• Marcy Goodfleisch profile image
    Author

    Marcy Goodfleisch 5 years ago from Planet Earth

    Glad you liked the hub, drbj - and your comment made me laugh! Thanks for reading!

  • drbj profile image

    drbj and sherry 5 years ago from south Florida

    Faith and begorra, Marcy. Not an Irish person of the 'auld sod'? Do not despair - my lips are sealed. Loved your hub. Still smiling.

  • Marcy Goodfleisch profile image
    Author

    Marcy Goodfleisch 5 years ago from Planet Earth

    Ha! Thanks, Jackie! Tally Ho - that's great! Thanks for reading and commenting!

  • Jackie Lynnley profile image

    Jackie Lynnley 5 years ago from The Beautiful South

    Well you know in America in the beginning there was English. Almost all, so tally ho. Fun read, thanks!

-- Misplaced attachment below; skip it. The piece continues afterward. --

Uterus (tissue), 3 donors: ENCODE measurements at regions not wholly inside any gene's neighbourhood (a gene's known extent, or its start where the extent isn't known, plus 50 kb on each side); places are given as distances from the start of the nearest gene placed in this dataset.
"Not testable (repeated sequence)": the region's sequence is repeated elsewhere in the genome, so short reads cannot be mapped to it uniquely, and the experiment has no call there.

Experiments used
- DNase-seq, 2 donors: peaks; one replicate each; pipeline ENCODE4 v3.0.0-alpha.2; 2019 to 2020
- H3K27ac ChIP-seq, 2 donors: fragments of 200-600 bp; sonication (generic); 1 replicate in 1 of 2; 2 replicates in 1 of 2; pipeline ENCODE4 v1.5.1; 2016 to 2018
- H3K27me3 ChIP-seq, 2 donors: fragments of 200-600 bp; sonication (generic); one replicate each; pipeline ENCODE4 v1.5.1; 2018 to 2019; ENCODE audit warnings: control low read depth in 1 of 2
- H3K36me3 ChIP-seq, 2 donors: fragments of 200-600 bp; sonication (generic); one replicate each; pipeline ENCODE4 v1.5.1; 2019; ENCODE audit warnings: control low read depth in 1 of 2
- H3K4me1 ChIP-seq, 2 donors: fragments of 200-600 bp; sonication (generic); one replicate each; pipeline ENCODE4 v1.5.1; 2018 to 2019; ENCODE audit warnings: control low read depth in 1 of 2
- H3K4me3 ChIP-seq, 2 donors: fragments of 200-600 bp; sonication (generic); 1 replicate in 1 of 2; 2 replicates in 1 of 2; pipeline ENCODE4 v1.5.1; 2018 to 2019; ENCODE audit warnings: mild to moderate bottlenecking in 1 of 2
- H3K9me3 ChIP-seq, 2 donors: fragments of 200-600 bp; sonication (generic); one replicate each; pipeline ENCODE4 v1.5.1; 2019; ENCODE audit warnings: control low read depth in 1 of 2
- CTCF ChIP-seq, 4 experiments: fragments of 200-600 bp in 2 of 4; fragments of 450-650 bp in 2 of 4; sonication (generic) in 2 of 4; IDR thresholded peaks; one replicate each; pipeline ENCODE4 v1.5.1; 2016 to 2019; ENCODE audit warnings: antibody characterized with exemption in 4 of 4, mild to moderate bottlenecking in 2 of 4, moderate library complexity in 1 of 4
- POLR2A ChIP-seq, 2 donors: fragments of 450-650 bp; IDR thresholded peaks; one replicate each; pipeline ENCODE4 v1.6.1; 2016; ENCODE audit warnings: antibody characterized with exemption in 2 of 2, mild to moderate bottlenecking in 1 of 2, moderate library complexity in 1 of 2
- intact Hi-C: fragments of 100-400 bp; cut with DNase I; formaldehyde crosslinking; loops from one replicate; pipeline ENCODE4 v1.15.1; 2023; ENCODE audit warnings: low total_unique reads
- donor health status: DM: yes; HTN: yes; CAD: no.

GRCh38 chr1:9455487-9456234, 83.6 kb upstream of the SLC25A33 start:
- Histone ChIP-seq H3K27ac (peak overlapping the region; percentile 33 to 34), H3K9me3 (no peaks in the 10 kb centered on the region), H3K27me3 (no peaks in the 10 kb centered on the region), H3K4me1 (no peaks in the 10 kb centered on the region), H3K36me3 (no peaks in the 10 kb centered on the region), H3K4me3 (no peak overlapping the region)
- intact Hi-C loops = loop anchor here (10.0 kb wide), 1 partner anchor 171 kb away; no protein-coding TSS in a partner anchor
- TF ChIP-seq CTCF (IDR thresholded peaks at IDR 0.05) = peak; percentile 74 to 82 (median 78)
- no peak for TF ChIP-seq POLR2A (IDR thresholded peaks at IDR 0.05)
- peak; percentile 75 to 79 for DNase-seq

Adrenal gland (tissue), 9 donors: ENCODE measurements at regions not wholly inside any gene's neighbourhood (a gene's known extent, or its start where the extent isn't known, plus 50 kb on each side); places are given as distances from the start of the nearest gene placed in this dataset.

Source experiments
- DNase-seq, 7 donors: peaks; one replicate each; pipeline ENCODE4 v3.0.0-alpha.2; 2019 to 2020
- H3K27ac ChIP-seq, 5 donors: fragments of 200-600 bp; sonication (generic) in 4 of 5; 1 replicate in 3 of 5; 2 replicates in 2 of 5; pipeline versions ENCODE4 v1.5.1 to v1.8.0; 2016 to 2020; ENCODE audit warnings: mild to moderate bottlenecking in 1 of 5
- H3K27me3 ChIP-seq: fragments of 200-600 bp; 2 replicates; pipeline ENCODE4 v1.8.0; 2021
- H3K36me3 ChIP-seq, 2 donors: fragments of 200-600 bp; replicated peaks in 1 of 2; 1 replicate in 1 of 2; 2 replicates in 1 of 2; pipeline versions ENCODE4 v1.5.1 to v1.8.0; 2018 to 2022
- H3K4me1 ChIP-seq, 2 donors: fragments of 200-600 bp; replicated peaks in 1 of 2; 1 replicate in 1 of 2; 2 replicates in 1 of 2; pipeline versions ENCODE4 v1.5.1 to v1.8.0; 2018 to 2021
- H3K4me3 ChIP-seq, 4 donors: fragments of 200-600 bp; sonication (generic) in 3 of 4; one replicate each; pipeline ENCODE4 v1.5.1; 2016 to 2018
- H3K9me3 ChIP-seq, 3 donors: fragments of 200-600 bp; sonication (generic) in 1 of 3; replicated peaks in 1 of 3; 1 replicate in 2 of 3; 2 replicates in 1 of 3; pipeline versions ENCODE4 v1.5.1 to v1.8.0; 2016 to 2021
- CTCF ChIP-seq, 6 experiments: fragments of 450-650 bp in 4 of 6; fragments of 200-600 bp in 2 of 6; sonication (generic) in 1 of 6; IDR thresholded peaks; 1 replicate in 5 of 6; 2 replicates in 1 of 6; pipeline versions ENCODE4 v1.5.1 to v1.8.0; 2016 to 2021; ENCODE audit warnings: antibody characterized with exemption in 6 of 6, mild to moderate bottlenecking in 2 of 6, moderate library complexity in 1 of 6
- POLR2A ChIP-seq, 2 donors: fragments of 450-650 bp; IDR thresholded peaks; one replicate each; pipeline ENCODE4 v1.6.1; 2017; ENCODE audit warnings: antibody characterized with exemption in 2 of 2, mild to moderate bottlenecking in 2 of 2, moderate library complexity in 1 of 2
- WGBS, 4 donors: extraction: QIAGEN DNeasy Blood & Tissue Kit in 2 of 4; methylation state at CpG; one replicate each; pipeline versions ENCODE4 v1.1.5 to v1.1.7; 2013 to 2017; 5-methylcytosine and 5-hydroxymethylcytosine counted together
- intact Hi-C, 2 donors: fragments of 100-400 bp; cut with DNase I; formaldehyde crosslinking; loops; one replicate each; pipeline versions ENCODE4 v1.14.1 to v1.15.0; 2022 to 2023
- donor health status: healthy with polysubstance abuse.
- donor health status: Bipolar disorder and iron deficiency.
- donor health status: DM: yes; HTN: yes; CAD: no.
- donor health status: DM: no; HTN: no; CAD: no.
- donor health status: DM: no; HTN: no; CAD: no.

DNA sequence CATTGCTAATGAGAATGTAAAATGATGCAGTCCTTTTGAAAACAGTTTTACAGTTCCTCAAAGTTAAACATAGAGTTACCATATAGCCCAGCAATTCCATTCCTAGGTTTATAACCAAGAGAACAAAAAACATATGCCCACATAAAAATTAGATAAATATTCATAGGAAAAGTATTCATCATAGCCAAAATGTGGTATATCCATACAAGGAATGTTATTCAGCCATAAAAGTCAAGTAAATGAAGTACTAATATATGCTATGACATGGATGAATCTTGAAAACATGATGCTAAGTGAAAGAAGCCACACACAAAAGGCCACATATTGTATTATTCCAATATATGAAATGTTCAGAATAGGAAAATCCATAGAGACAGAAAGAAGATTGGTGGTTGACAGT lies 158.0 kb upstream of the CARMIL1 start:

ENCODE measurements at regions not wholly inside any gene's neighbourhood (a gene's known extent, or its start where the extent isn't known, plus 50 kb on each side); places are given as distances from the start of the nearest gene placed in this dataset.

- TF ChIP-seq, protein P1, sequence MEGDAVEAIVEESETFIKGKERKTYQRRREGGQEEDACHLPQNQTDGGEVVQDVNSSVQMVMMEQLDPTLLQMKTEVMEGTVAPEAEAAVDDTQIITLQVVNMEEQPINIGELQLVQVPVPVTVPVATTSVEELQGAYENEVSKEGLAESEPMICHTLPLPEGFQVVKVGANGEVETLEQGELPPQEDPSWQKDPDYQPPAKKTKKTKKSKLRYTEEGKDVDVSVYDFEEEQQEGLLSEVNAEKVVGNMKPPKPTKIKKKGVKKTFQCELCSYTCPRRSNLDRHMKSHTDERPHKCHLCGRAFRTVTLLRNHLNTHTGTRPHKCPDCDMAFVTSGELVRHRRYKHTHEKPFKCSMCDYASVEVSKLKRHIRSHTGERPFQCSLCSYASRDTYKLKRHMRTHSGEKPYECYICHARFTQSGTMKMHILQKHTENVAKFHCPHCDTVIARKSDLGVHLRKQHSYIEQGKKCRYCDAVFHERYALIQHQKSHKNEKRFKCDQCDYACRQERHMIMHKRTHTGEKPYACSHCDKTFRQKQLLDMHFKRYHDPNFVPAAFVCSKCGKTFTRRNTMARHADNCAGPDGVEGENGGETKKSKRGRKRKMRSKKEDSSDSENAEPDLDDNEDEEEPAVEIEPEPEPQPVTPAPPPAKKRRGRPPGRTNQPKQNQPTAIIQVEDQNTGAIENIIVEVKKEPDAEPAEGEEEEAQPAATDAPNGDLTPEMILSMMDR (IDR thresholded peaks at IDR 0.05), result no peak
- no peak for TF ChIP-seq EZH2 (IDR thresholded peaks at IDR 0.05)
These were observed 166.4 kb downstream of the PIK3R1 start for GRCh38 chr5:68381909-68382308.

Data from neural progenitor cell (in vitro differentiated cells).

• Marcy Goodfleisch profile image
    Author

    Marcy Goodfleisch 5 years ago from Planet Earth

    Oh, thank you for clarifying that! I was confused, too - so glad to know there's a distinction. I guess my family is just English. I am glad to know the right way to refer to things! Thanks, Nell!

  • Nell Rose profile image

    Nell Rose 5 years ago from England

    Hi, Just came back to read, and one thing I have noticed that a lot of Americans get confused about is Brits, Britain is the whole of the british isles. when people say brits, they are including England Wales Scotland and Northern Ireland. so England isn't called British, as its all of us, okay? I just thought I would mention that as everybody seems to call the English brits, lol!

  • Marcy Goodfleisch profile image